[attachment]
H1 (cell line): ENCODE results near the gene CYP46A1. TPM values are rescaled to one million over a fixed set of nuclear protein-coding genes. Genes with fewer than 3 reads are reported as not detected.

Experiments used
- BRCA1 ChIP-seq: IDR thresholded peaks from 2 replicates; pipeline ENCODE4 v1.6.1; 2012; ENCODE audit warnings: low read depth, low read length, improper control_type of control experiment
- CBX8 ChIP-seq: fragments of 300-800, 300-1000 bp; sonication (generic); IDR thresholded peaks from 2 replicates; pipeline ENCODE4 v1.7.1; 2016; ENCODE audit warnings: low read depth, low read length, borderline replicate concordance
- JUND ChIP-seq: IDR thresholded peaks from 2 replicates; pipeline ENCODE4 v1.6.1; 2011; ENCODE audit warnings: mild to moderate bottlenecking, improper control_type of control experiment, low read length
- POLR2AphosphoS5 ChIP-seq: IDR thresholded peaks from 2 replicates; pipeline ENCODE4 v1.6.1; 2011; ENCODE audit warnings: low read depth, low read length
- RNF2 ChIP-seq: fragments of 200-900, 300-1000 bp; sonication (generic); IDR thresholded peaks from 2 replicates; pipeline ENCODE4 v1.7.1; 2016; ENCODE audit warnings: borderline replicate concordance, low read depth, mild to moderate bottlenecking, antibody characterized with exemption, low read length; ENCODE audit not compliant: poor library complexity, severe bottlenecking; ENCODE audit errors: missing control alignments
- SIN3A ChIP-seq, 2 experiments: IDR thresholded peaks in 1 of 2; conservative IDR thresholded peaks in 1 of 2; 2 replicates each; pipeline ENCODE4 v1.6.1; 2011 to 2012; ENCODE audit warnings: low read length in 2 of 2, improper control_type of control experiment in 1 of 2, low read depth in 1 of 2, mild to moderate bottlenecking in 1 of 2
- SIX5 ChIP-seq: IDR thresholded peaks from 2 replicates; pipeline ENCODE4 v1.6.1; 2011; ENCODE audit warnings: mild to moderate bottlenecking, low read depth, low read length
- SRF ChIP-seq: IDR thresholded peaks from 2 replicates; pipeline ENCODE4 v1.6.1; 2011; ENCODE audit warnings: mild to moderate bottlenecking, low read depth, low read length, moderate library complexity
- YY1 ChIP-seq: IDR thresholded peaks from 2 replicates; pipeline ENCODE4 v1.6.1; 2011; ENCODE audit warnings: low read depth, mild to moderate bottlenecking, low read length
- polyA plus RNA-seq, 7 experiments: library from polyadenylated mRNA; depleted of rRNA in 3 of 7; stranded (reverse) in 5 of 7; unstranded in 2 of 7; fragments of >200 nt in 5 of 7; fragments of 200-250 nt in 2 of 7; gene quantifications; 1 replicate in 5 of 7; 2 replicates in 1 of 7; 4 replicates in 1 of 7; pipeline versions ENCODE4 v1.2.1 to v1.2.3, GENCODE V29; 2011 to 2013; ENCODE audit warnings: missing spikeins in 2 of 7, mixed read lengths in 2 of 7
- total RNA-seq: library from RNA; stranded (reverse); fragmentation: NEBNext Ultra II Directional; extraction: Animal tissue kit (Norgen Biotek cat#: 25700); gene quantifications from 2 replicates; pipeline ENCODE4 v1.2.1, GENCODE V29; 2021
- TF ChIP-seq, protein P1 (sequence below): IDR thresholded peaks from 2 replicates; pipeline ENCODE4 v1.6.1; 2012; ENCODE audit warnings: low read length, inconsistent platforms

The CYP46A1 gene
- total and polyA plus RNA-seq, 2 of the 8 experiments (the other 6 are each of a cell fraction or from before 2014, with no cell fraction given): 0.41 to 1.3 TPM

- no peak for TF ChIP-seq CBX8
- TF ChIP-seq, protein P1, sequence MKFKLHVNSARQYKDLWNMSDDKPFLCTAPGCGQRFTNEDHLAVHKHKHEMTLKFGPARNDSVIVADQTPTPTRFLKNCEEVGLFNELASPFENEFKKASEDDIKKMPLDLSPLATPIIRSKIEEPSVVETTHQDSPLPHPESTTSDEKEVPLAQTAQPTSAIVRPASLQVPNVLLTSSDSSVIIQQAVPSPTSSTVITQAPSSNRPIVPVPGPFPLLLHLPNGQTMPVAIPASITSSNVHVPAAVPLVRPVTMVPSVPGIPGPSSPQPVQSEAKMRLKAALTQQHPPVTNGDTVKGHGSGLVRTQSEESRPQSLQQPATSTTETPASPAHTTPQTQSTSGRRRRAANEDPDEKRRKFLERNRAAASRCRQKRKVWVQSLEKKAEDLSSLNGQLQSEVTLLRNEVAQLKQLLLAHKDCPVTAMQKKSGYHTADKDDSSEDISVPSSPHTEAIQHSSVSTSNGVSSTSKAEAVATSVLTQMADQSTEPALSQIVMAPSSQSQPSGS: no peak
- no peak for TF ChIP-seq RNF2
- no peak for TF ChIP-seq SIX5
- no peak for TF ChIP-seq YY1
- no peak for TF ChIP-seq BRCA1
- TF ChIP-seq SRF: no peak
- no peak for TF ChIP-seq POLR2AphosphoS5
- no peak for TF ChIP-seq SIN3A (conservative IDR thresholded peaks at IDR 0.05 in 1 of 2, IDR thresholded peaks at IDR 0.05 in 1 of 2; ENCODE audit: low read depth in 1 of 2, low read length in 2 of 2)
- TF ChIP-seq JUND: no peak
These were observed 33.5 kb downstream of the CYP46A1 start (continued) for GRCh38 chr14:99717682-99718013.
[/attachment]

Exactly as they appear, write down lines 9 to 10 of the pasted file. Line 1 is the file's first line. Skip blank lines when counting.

- SIX5 ChIP-seq: IDR thresholded peaks from 2 replicates; pipeline ENCODE4 v1.6.1; 2011; ENCODE audit warnings: mild to moderate bottlenecking, low read depth, low read length
- SRF ChIP-seq: IDR thresholded peaks from 2 replicates; pipeline ENCODE4 v1.6.1; 2011; ENCODE audit warnings: mild to moderate bottlenecking, low read depth, low read length, moderate library complexity